Identifying Goals and Priorities of Fish Farmers in the Peruvian Amazon

Eighth Work Plan, Adoption/Diffusion Research 1-3 (8ADR1-3)
Final Report

Joseph J. Molnar
Department of Agricultural Economics and Rural Sociology
International Center for Aquaculture and Aquatic Environments
Auburn University, Alabama, USA

Fernando Alcántara Bocanegra and Salvador Tello
Instituto de Investigaciones de la Amazonia Peruana
Iquitos, Peru

Abstract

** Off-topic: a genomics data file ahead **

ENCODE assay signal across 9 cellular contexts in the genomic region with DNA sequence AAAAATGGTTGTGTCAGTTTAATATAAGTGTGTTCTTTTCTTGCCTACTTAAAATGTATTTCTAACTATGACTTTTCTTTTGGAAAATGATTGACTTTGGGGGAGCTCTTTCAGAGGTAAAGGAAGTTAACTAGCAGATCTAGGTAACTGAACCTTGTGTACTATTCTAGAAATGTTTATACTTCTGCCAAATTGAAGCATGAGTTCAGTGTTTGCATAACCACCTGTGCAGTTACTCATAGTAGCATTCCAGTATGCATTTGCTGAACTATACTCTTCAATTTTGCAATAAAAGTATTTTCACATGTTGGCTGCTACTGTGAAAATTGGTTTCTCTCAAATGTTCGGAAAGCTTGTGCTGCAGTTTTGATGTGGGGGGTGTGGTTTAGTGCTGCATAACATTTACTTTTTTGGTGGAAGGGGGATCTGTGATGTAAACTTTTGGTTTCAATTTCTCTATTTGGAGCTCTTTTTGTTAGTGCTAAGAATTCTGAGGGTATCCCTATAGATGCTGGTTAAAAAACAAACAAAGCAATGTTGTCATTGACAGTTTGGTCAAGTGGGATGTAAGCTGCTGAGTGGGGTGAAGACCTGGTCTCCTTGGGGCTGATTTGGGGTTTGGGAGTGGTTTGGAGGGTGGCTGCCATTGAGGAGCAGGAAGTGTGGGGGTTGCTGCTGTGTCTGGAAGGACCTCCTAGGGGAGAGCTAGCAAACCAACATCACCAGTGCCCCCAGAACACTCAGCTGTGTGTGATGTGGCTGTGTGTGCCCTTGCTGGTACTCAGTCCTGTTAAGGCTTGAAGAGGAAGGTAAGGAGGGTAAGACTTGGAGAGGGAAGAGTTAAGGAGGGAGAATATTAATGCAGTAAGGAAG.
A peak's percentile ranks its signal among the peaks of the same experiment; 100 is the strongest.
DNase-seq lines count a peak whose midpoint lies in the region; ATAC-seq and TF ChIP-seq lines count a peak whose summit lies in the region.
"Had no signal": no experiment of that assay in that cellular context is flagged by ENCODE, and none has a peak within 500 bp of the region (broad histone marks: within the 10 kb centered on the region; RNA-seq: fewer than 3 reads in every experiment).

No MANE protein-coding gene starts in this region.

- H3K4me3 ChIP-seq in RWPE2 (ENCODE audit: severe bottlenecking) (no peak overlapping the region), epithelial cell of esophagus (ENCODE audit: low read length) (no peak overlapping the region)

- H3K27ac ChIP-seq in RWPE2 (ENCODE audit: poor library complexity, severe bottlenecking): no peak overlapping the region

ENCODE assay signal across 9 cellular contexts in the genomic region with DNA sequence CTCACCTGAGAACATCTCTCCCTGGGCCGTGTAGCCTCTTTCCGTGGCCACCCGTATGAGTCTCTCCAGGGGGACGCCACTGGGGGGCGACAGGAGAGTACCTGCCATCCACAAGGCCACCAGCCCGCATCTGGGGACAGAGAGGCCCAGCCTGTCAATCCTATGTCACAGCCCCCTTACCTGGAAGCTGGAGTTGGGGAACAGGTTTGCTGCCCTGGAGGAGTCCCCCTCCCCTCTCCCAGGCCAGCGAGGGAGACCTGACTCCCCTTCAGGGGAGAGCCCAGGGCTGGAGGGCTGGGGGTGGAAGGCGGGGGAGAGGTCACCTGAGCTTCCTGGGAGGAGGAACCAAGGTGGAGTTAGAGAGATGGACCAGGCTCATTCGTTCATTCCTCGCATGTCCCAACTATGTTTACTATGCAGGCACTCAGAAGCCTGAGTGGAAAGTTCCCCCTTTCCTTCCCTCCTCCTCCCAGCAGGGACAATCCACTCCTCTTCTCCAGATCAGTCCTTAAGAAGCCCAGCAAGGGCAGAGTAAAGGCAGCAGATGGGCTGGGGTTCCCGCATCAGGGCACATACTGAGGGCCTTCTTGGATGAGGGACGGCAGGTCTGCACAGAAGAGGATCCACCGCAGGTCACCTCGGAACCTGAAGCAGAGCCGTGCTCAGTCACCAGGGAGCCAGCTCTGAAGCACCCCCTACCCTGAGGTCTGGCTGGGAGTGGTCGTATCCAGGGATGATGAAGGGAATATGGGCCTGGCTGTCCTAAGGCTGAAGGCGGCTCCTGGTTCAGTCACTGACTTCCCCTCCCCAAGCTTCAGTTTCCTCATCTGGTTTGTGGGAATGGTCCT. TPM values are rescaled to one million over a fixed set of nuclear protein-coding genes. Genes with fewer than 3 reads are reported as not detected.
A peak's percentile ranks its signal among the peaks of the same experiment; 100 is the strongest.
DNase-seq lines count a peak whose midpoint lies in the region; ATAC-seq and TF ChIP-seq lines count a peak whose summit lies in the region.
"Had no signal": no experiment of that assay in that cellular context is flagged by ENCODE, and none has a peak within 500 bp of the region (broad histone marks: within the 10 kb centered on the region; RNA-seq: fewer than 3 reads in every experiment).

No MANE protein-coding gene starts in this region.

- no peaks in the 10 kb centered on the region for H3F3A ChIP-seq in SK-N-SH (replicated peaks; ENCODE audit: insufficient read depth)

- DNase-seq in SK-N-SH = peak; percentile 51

The Peruvian Amazon is in an advantageous situation for fish culture. Survey data from 146 practicing fish farmers show that they culture a variety of species, but regardless of the kind of fish they grow, farmers view fish culture in a positive light. While gamitana (Colossoma macropomum) is not the only Amazon fish to deserve special attention, it is the first species about which enough is known to both manage wild stocks and develop aquaculture. PD/A CRSP research at the Quistococha Station near Iquitos, Peru, focuses on this species. Most respondents grew a number of different species, planned to build more ponds, were content with growing fish, and felt the pond was the best use of the land it occupies. In addition, most felt that the pond was worth the work put into it. One of the most problematic aspects of owning a fish pond is the loss of inventory due to human or animal predation. The data show 58% of respondents indicating problems with people stealing fish; 75% of the tucanare (Cichla ocellaris) growers had this problem.